There’s a lot of waffle about wine, to which I’m sure I contribute my fair share. So to read the back label of Yelland & Papps wines is a breath of fresh air: “[Yelland & Papps]’s sole aim is to enjoy all aspects of the process and sharing this with others.” Hard to argue with that.
The nose was initially sweet-fruited, slightly one-dimensional, definitely generous. It’s gained some complexity through the evening, with malty oak and a savoury, stemmy edge that runs alongside the main event: luscious, jammy Grenache fruit. It’s not a facile wine, yet it’s not intellectual either; the priority here is sensual enjoyment, which I respect absolutely as a stylistic goal. The fruit is quite dark in character, like a mixed berry conserve slathered over a fresh scone.
The palate is very much more of the same, with a nice rush of fruit quite early that accelerates through the middle and after palates. There’s no stopping the fruit, except perhaps a personal aversion to fruit-driven, relatively sweet flavour profiles. Certainly, if one’s bent were strictly towards Bordeaux, this might seem hopelessly naive as a wine style. Yet within its stylistic bracket, this wine delivers a nice hit of clean, varietal fruit without pretense. It’s not flabby either, acid in particular propping up flavours and providing well-defined shape to the palate. The finish is quite long and doesn’t thin out until it’s almost out of steam; the fruit here really does have good thrust and penetration along the entire line.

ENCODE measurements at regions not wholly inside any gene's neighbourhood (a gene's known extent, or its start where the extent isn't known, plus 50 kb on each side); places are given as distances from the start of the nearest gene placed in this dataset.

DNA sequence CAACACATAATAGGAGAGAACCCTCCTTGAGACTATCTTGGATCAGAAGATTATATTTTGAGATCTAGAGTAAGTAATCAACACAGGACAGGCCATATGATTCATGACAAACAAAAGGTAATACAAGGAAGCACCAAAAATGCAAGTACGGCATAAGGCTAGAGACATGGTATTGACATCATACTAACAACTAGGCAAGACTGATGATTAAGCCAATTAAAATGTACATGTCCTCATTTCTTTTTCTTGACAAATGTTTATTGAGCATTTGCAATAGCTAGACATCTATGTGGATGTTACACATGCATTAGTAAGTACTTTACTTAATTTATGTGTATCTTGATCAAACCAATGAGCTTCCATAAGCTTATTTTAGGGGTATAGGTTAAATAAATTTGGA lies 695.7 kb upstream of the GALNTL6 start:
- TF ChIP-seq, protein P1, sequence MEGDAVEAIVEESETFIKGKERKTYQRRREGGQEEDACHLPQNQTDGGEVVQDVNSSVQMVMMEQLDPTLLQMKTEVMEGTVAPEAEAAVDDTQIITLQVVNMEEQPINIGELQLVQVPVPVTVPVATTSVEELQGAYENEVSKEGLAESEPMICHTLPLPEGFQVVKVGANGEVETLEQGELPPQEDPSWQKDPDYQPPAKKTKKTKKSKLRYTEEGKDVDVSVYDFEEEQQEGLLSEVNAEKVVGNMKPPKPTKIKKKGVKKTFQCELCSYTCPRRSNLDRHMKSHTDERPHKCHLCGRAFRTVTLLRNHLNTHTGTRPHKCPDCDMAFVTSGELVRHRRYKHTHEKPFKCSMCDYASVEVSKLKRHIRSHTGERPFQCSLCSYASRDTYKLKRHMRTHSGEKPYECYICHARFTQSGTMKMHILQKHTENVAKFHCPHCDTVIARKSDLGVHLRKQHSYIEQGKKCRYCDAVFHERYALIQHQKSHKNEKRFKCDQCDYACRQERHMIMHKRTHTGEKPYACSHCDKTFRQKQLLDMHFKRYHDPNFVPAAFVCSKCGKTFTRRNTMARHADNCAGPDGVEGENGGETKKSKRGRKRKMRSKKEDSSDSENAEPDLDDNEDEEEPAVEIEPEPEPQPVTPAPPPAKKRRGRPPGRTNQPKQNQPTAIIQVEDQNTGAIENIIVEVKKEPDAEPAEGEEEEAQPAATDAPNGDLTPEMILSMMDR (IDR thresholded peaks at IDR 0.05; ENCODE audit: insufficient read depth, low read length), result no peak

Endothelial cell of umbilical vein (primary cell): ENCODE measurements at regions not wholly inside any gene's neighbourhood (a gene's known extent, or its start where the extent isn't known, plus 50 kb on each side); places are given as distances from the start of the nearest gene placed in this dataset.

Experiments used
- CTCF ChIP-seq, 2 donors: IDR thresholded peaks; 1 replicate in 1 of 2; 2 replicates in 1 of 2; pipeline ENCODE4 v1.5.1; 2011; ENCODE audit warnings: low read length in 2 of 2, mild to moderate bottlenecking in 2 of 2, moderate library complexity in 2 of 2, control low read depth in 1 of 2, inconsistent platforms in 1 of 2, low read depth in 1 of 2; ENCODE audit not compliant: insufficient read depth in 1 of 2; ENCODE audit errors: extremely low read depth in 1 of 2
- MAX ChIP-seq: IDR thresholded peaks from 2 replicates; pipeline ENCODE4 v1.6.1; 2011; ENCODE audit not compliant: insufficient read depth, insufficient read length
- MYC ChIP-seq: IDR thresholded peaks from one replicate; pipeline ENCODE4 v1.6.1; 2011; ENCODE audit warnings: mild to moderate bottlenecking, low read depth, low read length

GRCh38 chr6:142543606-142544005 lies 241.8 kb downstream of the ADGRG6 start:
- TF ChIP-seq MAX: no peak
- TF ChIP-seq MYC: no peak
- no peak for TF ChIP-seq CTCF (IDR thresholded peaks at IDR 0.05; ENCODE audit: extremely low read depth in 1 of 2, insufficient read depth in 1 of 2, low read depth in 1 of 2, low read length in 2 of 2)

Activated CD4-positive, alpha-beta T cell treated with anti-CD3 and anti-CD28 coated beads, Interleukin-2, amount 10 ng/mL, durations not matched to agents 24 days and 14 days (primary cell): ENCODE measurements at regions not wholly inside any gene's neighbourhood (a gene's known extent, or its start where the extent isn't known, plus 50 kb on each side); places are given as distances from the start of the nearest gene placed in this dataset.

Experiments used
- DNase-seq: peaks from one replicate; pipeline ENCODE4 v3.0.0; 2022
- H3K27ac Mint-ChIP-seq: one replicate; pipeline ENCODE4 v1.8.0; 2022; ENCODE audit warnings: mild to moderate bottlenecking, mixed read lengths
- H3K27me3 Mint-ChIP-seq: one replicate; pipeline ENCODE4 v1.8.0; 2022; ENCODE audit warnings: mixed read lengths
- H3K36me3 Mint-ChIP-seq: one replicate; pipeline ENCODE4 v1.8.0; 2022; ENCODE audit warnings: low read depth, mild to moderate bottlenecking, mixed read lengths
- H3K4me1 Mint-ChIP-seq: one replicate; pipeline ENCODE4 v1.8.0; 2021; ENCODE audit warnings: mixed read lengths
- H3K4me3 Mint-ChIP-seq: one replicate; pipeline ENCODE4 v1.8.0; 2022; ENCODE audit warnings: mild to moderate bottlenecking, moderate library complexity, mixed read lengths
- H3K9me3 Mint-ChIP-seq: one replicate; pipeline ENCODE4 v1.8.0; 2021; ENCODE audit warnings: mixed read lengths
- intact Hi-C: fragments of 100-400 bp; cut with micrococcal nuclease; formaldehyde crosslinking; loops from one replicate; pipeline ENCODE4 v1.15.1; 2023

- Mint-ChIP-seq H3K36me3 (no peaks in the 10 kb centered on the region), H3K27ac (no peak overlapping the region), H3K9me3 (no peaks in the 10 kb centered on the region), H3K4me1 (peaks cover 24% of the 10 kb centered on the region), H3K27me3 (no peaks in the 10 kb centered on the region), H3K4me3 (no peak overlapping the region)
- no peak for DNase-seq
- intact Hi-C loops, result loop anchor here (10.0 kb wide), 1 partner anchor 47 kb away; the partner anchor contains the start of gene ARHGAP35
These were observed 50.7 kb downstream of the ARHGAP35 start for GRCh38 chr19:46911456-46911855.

Perhaps a matter of taste more than many other wines, this is a solid example of fruity, exuberant Barossa Grenache that fans of the genre needn’t hesitate purchasing. Worked rather well indeed with spicy Thai food.
Yelland & Papps